Often a discussion with a counselor helps the client to understand more clearly the difference between his own and his partner's needs and the causes of the marital difficulties. In over half the cases in this series, clarification was a part of the counseling technique.
Interpretation goes further and demands considerable psychotherapeutic skill and additional responsibility on the part of the counselor. In this process the counselor attempts to interpret for the counselee some of the motivations for his own and perhaps even for his partner's actions. This procedure too, is used by the counselors in the majority of the cases in this book.
Development of insight as a part of the process of marriage counseling is one of the aims. Many of the counselors in these case records specifically refer to this factor as a part of their procedure. In other cases this process is implicit in the histories. Through interpretation and sometimes suggestion, an attempt is made to enable the client to achieve a deeper insight into the underlying reasons for his own or his partner's behavior. Marriage counseling attempts to aid the counselee to develop a greater understanding of self without necessarily aiming at a reorganization of the individual's personality. "Insight therapy" which includes intensive use of interpretation may belong to the realm of prolonged therapy, and obviously needs to be used with a great deal of caution in marriage counseling unless the counselor has special training in psychotherapy. A specifically trained and well-equipped marriage counselor, however, may utilize this measure as a part of his therapy in marital disturbances.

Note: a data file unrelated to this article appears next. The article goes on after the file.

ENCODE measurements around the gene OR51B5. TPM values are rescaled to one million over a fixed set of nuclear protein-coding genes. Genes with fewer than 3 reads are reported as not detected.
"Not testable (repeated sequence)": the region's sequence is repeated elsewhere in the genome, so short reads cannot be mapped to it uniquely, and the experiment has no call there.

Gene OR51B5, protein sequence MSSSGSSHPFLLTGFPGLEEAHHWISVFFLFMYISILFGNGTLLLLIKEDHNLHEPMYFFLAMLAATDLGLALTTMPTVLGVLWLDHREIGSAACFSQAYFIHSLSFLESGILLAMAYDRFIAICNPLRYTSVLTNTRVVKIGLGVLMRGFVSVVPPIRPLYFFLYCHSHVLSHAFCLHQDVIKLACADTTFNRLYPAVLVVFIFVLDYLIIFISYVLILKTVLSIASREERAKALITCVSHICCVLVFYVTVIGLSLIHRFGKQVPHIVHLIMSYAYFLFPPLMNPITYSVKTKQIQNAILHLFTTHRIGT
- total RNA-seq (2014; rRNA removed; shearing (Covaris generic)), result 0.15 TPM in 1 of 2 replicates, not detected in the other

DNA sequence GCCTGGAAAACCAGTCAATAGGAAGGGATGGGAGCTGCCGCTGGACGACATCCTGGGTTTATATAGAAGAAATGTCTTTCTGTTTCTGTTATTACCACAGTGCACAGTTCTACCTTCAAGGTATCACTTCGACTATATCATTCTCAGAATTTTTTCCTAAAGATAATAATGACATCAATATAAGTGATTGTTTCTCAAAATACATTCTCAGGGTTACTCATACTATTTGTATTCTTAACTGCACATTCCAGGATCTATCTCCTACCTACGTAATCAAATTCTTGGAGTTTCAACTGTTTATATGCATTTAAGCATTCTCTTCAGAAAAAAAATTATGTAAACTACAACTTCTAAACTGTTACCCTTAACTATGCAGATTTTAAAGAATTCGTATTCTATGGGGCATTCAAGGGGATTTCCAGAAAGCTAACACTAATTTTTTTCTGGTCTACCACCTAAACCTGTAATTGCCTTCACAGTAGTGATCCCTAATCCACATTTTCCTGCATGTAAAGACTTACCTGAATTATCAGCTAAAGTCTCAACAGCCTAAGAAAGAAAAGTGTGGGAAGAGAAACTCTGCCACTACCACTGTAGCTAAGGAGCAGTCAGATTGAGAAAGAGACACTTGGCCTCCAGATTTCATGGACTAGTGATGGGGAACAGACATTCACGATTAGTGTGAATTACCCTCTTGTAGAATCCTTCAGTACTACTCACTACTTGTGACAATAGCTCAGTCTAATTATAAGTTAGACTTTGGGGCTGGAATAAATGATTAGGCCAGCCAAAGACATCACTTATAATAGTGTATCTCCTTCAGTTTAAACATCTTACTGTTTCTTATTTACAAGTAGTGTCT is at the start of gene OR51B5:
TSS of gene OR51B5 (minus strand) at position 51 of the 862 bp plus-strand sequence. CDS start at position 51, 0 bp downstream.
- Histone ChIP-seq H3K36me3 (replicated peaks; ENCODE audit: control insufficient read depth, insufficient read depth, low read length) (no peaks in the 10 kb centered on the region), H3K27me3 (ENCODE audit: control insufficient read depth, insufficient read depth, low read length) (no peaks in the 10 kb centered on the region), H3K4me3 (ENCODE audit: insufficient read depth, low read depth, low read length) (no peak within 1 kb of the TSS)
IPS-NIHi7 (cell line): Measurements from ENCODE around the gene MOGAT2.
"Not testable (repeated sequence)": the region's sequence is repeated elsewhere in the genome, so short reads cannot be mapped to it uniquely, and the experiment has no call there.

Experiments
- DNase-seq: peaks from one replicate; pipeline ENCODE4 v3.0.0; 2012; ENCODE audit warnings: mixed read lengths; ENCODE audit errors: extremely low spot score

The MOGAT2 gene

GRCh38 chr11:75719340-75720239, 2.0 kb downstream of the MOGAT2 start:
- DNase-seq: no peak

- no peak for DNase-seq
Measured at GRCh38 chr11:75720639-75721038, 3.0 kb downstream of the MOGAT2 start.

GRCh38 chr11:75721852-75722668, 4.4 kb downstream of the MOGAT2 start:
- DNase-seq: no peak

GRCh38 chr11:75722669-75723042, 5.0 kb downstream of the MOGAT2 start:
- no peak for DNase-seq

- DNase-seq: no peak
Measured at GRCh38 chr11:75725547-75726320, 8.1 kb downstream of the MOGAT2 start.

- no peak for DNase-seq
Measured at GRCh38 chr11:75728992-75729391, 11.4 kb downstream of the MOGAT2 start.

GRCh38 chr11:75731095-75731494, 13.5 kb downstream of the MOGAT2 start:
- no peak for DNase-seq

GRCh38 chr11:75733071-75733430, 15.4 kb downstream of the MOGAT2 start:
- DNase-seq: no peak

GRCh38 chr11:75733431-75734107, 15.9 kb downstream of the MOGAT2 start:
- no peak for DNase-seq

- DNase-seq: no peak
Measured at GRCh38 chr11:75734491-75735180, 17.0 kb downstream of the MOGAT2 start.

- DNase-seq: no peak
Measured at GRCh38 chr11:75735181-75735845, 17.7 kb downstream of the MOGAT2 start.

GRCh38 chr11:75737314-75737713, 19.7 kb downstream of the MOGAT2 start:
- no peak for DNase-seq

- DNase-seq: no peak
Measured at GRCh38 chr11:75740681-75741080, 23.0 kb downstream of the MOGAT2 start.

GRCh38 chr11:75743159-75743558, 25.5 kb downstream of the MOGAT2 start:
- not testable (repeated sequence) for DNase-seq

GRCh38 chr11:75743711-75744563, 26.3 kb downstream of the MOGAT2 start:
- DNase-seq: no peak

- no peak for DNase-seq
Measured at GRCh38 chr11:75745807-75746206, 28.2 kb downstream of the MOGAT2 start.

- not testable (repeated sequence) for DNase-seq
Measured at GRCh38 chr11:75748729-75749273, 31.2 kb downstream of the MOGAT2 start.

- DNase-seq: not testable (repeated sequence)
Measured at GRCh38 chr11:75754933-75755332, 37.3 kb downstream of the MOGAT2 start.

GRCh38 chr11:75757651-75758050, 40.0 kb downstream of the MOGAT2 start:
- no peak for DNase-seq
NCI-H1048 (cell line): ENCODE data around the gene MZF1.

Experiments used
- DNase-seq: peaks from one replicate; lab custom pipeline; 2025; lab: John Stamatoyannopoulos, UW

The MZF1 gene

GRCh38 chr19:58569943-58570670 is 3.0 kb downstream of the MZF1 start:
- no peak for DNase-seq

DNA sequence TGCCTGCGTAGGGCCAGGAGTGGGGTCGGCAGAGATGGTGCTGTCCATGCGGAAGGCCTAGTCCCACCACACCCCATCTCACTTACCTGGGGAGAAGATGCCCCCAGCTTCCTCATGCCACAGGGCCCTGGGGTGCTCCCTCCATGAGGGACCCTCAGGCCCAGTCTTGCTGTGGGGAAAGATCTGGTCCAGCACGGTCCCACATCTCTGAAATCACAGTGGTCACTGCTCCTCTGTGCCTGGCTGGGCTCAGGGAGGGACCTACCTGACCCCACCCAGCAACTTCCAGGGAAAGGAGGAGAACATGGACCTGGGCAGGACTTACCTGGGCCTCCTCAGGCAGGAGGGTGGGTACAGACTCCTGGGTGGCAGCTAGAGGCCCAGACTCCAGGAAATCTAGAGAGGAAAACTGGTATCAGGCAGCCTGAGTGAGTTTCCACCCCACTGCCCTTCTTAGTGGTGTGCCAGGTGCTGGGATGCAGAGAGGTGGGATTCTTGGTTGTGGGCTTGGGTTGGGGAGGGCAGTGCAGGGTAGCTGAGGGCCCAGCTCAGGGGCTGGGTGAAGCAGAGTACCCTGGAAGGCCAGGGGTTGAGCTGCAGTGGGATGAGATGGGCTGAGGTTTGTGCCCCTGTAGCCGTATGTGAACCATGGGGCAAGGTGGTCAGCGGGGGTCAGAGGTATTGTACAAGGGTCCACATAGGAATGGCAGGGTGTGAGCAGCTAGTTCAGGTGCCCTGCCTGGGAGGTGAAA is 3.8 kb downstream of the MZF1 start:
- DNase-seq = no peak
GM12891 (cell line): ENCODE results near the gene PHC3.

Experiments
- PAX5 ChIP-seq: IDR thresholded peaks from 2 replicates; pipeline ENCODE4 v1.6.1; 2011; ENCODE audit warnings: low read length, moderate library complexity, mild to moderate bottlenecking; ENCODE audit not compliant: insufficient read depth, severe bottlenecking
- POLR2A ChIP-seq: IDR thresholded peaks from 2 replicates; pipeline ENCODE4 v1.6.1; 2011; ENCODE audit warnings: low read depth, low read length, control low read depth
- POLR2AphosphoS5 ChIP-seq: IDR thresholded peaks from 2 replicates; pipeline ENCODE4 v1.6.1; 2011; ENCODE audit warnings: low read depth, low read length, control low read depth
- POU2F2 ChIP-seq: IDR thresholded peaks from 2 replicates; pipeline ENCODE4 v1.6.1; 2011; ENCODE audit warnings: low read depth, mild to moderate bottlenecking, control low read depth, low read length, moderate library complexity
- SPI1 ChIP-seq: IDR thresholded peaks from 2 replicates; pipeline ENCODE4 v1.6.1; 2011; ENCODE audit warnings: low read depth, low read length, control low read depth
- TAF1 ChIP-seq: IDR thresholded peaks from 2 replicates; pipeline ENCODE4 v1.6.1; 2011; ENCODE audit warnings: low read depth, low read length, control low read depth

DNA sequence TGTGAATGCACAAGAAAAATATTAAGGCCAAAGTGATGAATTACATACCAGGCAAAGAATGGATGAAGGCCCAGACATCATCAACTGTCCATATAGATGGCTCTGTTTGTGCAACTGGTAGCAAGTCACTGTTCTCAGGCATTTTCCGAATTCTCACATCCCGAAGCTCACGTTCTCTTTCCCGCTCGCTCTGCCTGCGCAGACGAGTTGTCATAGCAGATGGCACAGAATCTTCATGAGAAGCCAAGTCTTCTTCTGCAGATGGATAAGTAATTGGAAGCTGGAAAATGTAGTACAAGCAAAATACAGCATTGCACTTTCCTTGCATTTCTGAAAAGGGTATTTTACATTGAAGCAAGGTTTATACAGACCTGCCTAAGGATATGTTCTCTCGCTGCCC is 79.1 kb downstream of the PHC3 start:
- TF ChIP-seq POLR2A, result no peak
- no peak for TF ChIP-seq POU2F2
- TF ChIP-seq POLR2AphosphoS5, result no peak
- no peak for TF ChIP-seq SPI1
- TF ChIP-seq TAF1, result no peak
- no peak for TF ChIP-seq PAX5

Part of the marriage counseling process may be the recommendation of books, pamphlets or articles that may be pertinent to the particular case. Books are sometimes recommended for specific purposes as an adjunct to the counseling and are discussed by the counselor and counselee during subsequent interviews. The counselor may wish to illustrate certain areas of information or discussion by enabling the client to see how someone else describes this. Often the written word is reassuring and carries conviction. Some counselors may hesitate to recommend any specific reference, feeling that this may represent their own bias. Under such conditions, the counselor will refer his clients to a college or public library or suggest they obtain references for reading from their teacher or minister or physician.